January 10, 2010
“What’s In A Name?”
WHAT’S IN A NAME?
My parents, G-d bless them, gave me six names at birth. They gave me the obligated English name, the much anticipated middle name, the celebrated Hebrew name, and the unrelated Yiddish name. And so, my Ketubah reads: Ava Floryn Chava Tziporah Chaya Feiga Shallman which is now written in full as:
Ava Floryn Chava Tziporah Chaya Feiga Shallman- Tombosky
I am a small person, only five foot two. This is the sort of name you’d give to a tall woman with hair that reaches from a tower to the ground that would end with “The Eighth”. The sort of name that royalty would need to pass on in order to fulfill its dynasty’s obligation to keep every past relative or high ranked female alive.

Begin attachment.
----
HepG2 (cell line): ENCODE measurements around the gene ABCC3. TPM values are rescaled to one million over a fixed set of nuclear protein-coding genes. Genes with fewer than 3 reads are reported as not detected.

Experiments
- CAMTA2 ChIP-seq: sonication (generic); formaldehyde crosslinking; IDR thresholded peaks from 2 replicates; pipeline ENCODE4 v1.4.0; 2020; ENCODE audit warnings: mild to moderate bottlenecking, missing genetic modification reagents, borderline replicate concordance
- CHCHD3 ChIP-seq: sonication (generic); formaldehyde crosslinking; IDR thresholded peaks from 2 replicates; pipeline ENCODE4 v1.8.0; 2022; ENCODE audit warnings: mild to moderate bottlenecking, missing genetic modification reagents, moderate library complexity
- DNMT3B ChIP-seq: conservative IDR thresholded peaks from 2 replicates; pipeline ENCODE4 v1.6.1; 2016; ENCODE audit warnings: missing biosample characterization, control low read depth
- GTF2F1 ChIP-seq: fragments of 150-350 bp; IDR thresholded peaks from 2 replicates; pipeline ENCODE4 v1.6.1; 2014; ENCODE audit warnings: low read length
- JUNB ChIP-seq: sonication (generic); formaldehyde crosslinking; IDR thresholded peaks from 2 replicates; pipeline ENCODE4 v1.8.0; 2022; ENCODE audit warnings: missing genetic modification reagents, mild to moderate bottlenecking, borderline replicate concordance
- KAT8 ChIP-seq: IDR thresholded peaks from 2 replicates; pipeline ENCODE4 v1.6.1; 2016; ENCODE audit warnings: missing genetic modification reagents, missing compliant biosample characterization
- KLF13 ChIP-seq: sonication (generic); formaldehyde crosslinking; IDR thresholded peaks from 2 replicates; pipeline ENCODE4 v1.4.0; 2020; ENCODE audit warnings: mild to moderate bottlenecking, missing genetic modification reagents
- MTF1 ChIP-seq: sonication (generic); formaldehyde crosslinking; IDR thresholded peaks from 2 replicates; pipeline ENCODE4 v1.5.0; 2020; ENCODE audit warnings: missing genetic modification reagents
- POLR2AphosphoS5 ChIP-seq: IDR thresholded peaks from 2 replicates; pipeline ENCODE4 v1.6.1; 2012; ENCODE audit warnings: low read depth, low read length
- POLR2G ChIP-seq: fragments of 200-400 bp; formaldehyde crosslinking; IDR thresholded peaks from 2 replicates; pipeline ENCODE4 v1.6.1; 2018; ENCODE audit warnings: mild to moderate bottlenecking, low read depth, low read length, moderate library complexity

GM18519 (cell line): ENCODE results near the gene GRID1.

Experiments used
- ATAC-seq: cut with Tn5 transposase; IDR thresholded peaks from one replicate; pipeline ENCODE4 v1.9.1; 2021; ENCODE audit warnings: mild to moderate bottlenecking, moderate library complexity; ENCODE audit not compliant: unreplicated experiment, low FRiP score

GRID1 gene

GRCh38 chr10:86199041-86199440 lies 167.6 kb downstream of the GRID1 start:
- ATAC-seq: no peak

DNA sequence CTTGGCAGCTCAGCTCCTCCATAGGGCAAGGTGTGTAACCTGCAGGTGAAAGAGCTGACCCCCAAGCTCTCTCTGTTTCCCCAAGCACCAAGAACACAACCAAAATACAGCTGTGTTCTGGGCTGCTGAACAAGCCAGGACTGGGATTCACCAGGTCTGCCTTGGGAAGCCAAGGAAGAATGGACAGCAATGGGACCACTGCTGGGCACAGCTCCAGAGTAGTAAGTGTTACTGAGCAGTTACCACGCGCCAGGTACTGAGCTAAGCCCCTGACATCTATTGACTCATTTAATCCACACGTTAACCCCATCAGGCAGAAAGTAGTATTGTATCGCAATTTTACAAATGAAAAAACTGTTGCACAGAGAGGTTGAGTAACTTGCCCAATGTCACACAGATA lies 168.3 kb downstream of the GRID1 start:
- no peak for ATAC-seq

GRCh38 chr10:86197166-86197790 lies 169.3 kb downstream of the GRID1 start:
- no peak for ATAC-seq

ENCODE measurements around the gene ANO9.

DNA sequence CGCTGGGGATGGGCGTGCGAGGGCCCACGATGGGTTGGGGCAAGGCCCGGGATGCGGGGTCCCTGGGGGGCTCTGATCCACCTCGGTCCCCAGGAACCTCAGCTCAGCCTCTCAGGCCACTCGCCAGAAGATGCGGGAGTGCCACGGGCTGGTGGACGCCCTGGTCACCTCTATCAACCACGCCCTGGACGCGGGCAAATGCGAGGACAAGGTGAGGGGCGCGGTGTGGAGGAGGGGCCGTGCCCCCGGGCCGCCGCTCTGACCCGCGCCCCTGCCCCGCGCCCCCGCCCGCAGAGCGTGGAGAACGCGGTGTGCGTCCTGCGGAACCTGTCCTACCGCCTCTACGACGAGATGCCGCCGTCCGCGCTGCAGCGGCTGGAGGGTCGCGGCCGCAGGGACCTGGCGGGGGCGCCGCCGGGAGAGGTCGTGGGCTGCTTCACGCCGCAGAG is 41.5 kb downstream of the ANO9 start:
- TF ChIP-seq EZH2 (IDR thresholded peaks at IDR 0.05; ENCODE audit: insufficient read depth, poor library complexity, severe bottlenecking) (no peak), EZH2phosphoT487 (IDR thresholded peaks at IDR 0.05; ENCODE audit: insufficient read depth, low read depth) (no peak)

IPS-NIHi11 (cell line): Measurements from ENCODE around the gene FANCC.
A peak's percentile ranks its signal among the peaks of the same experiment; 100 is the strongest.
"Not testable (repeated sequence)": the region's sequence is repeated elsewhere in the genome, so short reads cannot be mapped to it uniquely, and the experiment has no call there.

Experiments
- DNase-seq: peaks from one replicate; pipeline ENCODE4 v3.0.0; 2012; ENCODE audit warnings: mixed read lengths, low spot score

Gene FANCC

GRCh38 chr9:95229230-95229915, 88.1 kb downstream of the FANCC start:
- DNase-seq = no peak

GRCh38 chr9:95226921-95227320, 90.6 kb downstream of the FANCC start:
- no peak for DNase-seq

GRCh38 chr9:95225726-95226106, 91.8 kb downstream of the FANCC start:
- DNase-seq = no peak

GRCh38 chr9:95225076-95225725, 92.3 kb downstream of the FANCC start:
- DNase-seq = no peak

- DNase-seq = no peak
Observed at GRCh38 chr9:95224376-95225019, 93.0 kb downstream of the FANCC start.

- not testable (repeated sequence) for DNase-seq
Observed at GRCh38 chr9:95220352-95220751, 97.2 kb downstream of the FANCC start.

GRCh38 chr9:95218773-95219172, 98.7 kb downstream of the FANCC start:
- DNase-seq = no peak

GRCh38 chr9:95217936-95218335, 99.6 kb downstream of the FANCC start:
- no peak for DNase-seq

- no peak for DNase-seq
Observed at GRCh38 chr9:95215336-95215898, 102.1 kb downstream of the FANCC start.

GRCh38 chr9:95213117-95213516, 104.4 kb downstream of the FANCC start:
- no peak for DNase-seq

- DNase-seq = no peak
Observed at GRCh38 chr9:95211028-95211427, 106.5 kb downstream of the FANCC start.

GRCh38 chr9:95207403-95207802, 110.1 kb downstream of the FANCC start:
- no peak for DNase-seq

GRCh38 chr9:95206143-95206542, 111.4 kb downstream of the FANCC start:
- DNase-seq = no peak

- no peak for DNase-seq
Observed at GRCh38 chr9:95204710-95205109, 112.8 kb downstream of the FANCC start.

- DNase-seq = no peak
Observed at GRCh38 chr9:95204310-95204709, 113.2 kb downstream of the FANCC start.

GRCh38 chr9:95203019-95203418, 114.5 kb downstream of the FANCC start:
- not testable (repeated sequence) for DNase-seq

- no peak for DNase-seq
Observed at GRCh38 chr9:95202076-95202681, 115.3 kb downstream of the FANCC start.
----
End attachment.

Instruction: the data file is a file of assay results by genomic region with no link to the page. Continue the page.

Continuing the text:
Last time I checked, I was not royalty.
According to my mother, she originally wanted to name me one name- “CHAVA”. But my grandfather protested saying kids would make fun of me and call me names like “Jabba The Hut” or Chhha-va (emphasis on the Cha). Being my mother was enamored with movies, she acquiesced and named me after her favorite star- Ava Gardner.
She chose Floryn, cause she just “liked it”. And I swear in all the years I’ve been alive, I have NEVER ever met anyone with that name before- which means she made it up.
I was named Chava at the Torah. But of course, if my English name had a middle name to follow, my parents had to give me a Hebrew middle name to follow as well. And they certainly weren’t about to leave out bubby’s mother tongue language in the mix, so Chaya Feiga, which is really part Hebrew part Yiddish, accompanied.